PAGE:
Friday, March 4, 2016

Hybrid Cloud - Not a permanent solution

InterlockIT - We're a pro-cloud company and proud of being part of a disruptive way to providing cheaper, more convenient, and simpler business solutions that work.

Many cloud prospects over-complicate the process of divorcing their on-premises system by wanting to implement a hybrid cloud architecture as a long-term solution. A hybrid cloud is a combination of private cloud combined with the use of public cloud services where one or several touch points exist between the environments. The purpose of this setup is to conjoin services from a variety of cloud models to create an automated and easy to manage IT infrastructure.

As a cloud strategy company, we can confidently say that hybrid systems are not a permanent solution. CTOs rush to adopt cloud technologies for a number of reasons such as lower costs, increased agility, mobility, and so on, but many fail to understand that embracing a hybrid system is a journey with a final destination - the cloud. It shouldn't be a never-ending journey and for good reason! Each organization's cloud migration is different depending on the company size and infrastructure. Larger companies that rely more heavily on legacy systems may run a hybrid cloud system for a longer period of time than smaller companies that are comfortable moving more quickly. To understand why hybrid systems work better as temporary solutions it's important to recognize a few major misconceptions. Amazon Web Services outlines some of these myths in their post.

A common assumption companies make about hybrid systems is the ease of moving applications between their on-premises and cloud architectures. It's crucial to understand that cloud and on-premises infrastructure are not equally capable. Simply put, companies move to the cloud for features that enable them to have true elasticity, security, fixed costs, and improvement updates. On-premise systems and private clouds don't have this versatility and therefore cannot be permanently unified with the public cloud without drawbacks. Companies that do adopt a hybrid cloud system are often presented with technical, business, and management challenges such as the need for hybrid clouds to have good API compatibility and solid network connectivity. Gartner Inc, a leading technology adviser, polled that 95% of private clouds had encountered problems.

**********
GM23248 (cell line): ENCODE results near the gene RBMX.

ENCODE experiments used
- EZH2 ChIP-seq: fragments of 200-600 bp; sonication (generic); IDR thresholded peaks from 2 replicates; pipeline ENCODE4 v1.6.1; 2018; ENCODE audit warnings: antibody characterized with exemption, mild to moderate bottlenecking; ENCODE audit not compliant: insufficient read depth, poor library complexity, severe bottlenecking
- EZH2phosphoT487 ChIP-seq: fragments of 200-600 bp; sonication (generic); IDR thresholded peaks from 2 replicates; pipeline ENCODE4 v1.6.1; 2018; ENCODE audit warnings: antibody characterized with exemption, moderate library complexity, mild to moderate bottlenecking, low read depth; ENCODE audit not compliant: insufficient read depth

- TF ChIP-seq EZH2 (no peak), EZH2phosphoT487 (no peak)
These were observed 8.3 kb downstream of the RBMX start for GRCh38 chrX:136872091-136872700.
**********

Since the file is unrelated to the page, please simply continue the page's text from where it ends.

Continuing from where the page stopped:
Although a hybrid cloud architecture allows for a "mix and match" approach, there is still the issue of cost. Most companies that have a smaller budget usually can't afford a rollout of a hybrid cloud solution. The initial cost of servers on the private end of the scale is a substantial one, and the needs of smaller businesses can typically be well catered to by cloud providers like Google or Microsoft.

Hybrid/private clouds increase the chances of security issues versus public clouds. Maintaining and ensuring that your public cloud provider and private cloud are in compliance isn't a walk in the park. This includes the means of coordination between the two because hybrid systems allow for information to be transported across a network that can be subject to third-party tapping. Additionally, a hybrid cloud operator won't have a comparable budget to spend monitoring their security that public cloud providers like Google and Microsoft have. It's an unnecessary risk that many companies are unfortunately oblivious to.

It can be tempting to prolong the use of a hybrid solution when your company is so accustomed to legacy applications, but you'll often get much better performance from the public cloud element if you find a solution from a specialist provider like InterlockIT. Be sure to contact us to learn more about cloud migration and what we can do to make your IT infrastructure work efficiently and cost-effectively for you.